On Thursday, Treasurer Secretary Steven Mnuchin tried to reassure markets by saying that a debt ceiling deal is within reach.
“I don’t think the market should be concerned,” he told CNBC. “I think everybody is in agreement that we won’t do anything that puts the U.S. government at risk in terms of our issue of defaulting. I think that nobody wants a shutdown in any scenario.”
That would be comforting if defaulting on the
It’s not the debt ceiling debate that anyone should be concerned about. It’s the explosive debt itself – and the fact that Congress refuses to get control of the spending that’s driving it upward.
Since the recession ended in June 2009, the national debt has nearly doubled to $22 trillion. In the past two years alone, it’s gone up by $2 trillion. Anyone who has looked at the trend going forward knows that it leads to economic catastrophe.
The tragedy is that we know how to get off this road. All you have to do is look 568 miles north of Washington, D.C., to get the answer.
Like the U.S. today, Canada’s debt was spiraling out of control in the late 1980s. By the mid-1990s, Canada’s federal debt accounted for 67% of its GDP, and interest payments accounted for 30% of the government’s budget.
Chris Edwards, director of tax policy studies at the Cato Institute, explains that Canada’s debt crisis “scared away investors and the economy struggled. Canada’s federal debt was downgraded by the rating agencies, and a Wall Street Journal editorial called the country a ‘basket case.’”
Rather than squabble over pointless debt ceilings, the country realized it had a
By 2006, federal spending as a share of GDP had dropped by 10 percentage points, and Canada’s debt had shrunk to 34% of GDP.
“The Canadian economy did not sink into a recession as Keynesian economists might fear, but instead was launched on a 15-year economic boom,” he notes.
Liberals love to cite Canada as a model of how the U.S. should do things. But somehow that country’s determination to get spending under control never seems to register with the left, which is now talking up plans to double the size of the U.S. federal government.
There’s another country the left loves that also shows how spending restraint is the cure for a debt crisis.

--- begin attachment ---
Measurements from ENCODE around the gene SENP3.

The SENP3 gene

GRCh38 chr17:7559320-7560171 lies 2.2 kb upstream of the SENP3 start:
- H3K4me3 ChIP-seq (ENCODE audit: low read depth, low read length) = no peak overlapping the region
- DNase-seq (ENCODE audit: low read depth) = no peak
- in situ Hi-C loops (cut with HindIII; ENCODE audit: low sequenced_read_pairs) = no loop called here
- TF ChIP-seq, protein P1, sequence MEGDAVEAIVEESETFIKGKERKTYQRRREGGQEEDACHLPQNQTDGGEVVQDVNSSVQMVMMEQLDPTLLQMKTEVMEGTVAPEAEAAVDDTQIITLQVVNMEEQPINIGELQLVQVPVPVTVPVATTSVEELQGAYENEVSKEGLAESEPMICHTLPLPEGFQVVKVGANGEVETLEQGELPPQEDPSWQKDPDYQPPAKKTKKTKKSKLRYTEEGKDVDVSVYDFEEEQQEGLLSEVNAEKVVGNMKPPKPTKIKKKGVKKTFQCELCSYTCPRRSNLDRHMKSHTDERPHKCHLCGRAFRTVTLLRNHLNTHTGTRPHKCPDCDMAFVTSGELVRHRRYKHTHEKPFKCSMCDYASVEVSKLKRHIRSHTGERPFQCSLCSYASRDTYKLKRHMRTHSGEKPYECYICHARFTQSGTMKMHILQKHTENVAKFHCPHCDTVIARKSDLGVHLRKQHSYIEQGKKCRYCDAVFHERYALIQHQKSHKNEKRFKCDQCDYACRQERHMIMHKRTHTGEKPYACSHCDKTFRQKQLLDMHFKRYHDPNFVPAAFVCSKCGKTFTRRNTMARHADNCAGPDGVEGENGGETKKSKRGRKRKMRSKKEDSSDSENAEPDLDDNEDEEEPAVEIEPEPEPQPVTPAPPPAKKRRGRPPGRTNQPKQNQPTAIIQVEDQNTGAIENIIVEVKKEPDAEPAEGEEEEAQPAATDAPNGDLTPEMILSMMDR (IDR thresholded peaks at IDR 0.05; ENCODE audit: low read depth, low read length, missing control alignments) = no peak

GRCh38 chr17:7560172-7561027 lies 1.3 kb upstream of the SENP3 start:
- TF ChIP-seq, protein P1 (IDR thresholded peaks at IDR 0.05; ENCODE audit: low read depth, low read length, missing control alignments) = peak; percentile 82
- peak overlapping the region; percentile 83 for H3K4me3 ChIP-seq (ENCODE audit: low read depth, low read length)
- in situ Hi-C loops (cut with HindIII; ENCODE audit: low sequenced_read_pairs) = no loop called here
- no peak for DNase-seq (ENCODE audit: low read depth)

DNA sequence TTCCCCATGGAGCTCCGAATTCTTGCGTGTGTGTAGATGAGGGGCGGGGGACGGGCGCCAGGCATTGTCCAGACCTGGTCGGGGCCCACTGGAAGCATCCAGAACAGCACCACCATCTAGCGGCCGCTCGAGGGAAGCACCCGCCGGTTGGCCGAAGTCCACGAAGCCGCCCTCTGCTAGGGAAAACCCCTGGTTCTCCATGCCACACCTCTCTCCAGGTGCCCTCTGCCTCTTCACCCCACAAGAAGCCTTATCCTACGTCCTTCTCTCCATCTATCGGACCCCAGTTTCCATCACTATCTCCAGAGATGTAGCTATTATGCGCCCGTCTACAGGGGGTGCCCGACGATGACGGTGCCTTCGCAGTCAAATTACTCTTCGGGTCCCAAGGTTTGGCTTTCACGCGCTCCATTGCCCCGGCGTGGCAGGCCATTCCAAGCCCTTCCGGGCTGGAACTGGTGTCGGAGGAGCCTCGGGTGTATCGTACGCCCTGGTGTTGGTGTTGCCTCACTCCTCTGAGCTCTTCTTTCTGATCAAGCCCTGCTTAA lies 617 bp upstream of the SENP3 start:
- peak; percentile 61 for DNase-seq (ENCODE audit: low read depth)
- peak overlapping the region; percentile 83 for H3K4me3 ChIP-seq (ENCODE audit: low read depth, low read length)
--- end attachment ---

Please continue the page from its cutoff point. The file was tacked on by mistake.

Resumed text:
Heritage Foundation budget expert Romina Boccia notes that Sweden also faced a
She notes that Sweden “does not have open-ended entitlement programs that grow, regardless of available revenue.” That would certainly come as news to Bernie Sanders and AOC.
Boccia says that Sweden, having tamed its spending, is now looking to cut taxes, “thanks to balanced budgets that have kept social welfare spending in check.”
You don’t even have to look abroad to see how modest spending restraint can turn the country off its current fiscal course. After the Republicans took control of Congress in 1995, they imposed strict spending limits on the Clinton administration. In fact, overall spending growth averaged just 3% from 1994 to 1999. The economy boomed, and the budget went from a $255 billion deficit to a $236 billion surplus in just six years.
When Republicans regained the House in 2011, they again hit the brakes on spending, to the point where outlays were lower in 2014 than they were in 2011. The deficit collapsed from $1.3 trillion to $441 billion in four years.
Unfortunately, some of the most profligate years have been when Republicans controlled both Congress and the White House — both under President Bush and now under President Trump.
In the past two years alone, spending has climbed by almost 14%. And there’s no discussion whatsoever about getting entitlements under control.
It’s not too late for the U.S. to avoid a debt calamity. But we shouldn’t wait until we’re in a Canadian or Swedish style crisis to act.
— Written by John Merline
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